decline somewhat. Some suggestions to stem this unfortunate          by cigarette smoking each year? This is more than seven
epidemic, such as requiring a teenager to get parental consent       times as many people as are killed in motor vehicle accidents.
before obtaining contraceptives, decreasing the availability         Yet we are working hard to reduce the latter toll, with speed
of family life and sex education programs in our public              limits, strengthened laws against driving while intoxicated,
schools, and cutting public expenditures on family planning          redesign of roads and bridges, increased passage of child
services, are truly puzzling because they run counter to             restraint laws and, most recently, laws requiring everyone to
voluminous research conducted in this area. In West Virgin-          wear seat belts.
ia, after a parental consent rule was dropped, the family                  Against smoking, it is true, we wield all the educational
planning clinic case load rose 63 per cent, with a subsequent        tools we can muster, and we have learned a great deal about
drop in the teen birth rate of 12 per cent. Similarly, when an       how to make smoking cessation programs more effective. But
existing parental consent rule and means test was dropped by         our efforts are like those of a sailor in a small boat struggling
Pennsylvania in 1978, the family planning case load rose 75          against the winds of tobacco subsidies, attempts to lower
per cent.                                                            excise taxes on tobacco, and, perhaps worst of all, tobacco
      We know that every public dollar invested in family            advertising. In a recent issue of News and Views, put out by
planning for teenagers saves nearly $3 in public expenditures        the American Council on Science and Health, Elizabeth
in the following year alone. We also know that for every 10          Whalen, ACSH executive director, notes that "The cigarette
teenagers enrolled in family planning clinics, one unintended        is the only legal product available today which is harmful
pregnancy is averted. In the year 1982, this meant 425,000           when used as intended."'3 Yet, as noted by Larry White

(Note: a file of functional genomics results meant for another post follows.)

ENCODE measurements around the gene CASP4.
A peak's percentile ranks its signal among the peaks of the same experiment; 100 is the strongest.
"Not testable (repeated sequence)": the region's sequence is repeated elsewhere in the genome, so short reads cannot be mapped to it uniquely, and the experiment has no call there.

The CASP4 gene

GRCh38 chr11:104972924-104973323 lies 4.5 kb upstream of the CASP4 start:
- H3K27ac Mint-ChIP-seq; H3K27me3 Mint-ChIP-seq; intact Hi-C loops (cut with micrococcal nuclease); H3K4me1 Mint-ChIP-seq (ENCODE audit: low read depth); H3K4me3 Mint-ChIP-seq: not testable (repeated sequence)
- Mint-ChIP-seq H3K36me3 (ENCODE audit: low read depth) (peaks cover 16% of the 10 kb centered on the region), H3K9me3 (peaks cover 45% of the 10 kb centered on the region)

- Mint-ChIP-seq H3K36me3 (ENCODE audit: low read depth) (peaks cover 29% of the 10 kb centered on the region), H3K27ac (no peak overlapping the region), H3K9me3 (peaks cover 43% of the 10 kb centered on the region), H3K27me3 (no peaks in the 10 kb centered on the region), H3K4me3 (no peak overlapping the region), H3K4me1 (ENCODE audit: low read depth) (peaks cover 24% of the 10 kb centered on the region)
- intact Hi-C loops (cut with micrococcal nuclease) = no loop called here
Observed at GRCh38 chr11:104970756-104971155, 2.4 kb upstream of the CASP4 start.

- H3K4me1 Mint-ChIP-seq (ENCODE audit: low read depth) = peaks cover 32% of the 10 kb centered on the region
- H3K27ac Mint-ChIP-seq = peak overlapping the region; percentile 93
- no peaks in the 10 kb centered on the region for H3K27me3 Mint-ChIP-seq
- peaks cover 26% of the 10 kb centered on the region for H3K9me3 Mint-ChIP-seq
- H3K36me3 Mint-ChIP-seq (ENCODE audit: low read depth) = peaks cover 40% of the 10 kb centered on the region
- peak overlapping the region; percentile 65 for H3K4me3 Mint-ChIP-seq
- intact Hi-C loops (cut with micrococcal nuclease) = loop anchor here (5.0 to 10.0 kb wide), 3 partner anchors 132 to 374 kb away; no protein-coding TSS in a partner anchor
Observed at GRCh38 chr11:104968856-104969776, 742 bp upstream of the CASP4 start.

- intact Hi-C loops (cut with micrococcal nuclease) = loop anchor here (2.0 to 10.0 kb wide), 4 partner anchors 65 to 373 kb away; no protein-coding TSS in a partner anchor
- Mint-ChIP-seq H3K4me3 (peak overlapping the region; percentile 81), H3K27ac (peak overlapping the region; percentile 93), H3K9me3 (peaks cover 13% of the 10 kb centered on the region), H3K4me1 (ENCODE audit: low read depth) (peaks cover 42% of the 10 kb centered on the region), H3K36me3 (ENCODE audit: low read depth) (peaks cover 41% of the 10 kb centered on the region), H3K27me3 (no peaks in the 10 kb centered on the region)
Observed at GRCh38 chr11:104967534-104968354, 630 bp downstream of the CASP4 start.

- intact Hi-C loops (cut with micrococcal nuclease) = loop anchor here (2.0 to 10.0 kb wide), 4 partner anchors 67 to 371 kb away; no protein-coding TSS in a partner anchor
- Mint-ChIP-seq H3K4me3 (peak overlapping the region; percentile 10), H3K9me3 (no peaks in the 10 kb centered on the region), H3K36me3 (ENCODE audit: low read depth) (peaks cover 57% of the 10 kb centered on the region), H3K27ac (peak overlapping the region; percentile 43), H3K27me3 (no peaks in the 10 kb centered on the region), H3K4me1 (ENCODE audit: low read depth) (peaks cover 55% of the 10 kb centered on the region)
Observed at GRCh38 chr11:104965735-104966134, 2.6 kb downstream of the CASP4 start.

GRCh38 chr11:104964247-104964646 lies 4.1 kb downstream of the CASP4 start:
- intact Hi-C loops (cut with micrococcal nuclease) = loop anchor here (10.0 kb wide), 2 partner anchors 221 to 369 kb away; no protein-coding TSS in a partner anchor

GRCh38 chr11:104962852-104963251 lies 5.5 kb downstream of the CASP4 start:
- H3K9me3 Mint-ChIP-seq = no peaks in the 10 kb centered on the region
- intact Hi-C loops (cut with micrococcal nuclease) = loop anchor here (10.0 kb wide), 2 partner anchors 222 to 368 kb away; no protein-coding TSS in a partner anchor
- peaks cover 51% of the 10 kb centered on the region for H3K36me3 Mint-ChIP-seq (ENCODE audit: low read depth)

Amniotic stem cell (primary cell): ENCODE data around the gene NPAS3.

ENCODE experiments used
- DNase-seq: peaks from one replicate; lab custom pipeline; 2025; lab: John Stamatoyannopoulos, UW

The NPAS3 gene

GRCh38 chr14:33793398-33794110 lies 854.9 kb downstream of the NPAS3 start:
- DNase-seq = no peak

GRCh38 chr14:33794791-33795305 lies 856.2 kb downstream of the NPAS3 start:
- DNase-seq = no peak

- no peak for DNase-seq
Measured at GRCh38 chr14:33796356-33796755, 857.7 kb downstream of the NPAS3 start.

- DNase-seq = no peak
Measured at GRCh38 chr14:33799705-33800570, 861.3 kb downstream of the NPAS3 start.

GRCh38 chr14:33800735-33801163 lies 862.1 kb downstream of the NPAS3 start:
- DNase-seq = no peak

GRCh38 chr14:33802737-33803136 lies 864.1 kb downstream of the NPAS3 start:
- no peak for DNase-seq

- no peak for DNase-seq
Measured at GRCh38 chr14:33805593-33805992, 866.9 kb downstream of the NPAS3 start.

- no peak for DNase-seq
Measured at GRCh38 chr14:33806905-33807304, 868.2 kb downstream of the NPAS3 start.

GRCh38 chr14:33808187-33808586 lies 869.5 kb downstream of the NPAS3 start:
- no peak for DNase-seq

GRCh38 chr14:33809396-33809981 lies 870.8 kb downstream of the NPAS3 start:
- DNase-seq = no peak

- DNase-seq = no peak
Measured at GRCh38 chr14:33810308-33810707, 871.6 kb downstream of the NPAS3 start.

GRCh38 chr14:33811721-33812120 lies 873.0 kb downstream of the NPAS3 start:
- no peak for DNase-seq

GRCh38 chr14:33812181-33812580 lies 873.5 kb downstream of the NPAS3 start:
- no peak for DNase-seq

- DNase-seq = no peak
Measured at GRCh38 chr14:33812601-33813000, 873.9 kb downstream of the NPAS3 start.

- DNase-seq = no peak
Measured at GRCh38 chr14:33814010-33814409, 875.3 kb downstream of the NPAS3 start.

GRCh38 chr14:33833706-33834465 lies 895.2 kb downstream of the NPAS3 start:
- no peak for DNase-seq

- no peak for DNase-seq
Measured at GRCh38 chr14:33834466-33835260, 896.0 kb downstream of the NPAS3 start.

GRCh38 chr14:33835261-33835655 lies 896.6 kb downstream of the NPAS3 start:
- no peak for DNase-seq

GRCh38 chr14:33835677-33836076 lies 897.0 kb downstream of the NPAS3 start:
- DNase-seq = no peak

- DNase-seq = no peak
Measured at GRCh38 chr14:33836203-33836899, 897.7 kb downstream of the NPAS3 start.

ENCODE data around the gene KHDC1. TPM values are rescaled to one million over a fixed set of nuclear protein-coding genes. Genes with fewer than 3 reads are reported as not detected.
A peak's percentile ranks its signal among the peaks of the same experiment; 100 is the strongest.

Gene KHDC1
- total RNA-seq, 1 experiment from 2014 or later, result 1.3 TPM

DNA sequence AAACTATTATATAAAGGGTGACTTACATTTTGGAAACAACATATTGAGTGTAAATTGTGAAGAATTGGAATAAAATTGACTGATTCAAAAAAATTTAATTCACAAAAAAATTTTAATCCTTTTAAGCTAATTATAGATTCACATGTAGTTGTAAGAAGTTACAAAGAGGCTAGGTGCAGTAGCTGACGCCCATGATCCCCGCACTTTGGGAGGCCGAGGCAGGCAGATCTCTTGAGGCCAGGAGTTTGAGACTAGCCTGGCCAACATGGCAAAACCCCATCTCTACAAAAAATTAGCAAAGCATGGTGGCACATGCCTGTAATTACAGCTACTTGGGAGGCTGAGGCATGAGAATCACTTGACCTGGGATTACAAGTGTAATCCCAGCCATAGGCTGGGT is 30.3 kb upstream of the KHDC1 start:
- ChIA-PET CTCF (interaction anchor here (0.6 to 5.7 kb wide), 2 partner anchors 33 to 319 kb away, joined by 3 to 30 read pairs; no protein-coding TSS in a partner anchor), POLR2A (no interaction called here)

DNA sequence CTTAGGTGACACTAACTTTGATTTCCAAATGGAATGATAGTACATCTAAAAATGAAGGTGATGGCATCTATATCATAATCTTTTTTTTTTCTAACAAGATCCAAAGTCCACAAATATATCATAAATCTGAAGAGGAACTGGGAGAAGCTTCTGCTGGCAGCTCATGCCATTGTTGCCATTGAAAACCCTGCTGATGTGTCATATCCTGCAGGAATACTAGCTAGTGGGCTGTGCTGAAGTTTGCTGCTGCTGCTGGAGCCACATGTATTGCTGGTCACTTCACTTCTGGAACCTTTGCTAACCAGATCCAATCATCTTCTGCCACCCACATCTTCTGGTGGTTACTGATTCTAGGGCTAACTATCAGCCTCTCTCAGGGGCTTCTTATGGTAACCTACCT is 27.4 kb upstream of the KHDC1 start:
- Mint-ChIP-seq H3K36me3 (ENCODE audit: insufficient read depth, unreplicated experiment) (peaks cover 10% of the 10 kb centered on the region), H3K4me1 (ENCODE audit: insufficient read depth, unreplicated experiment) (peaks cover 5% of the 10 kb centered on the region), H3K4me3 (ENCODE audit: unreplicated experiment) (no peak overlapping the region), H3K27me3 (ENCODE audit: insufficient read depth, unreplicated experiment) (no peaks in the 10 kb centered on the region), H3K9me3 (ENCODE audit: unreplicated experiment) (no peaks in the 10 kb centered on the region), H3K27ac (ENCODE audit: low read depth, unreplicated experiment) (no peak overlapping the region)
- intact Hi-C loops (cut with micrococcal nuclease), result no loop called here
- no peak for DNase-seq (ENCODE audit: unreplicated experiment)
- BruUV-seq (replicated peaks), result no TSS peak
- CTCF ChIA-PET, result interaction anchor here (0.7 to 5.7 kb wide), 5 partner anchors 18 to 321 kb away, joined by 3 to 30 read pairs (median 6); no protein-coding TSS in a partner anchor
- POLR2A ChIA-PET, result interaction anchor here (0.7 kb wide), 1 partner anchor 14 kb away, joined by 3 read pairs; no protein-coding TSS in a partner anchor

prevented pregnancies, which would otherwise have resulted           elsewhere in that same issue, "Cigarettes are the most
in 119,000 more births, and 255,000 more abortions.9 Re-             heavily advertised product in American newspapers. Almost
search conducted at Johns Hopkins University further re-             half the billboards in the United States carry cigarette ads. "14
veals that teenagers who participated in family life and sex         "You've come a long way baby" is perhaps the ultimate
education programs in school are less likely to become               ironic message. Data coming in from one state after another
pregnant and no more likely to be sexually active than their         reveal that more women are now dying of lung cancer than of
peers who do not participate in such programs, doomsayers            breast cancer. This is unacceptable.
to the contrary.10                                                         We know that lung cancer can be prevented. While there

 1 278                                                                                          AJPH November 1985, Vol. 75, No.11
                                                                                                          PRESIDENTIAL ADDRESS

 are identified risk factors for breast cancer, it is not clearly    solutions, justifying the one we choose for implementation.
 preventable at present. How tragic, then, that we continue to       This lever is not easy to use, however. We may think we have
 permit advertising which encourages young women to begin            the right definition, but the problem is complex, the solution
 smoking cigarettes, which reassures those who already               is controversial, and it seems as if nobody wants to listen to
 smoke by depicting smokers as healthy individuals engaged           us. We have to develop the ability to bring a new perspective
 in vigorous outdoor activities. We must try harder to get out       to bear on problems that other people think are insoluble
 the story of the epidemic of cancer, heart disease, and lung        because of the way they are looking at them.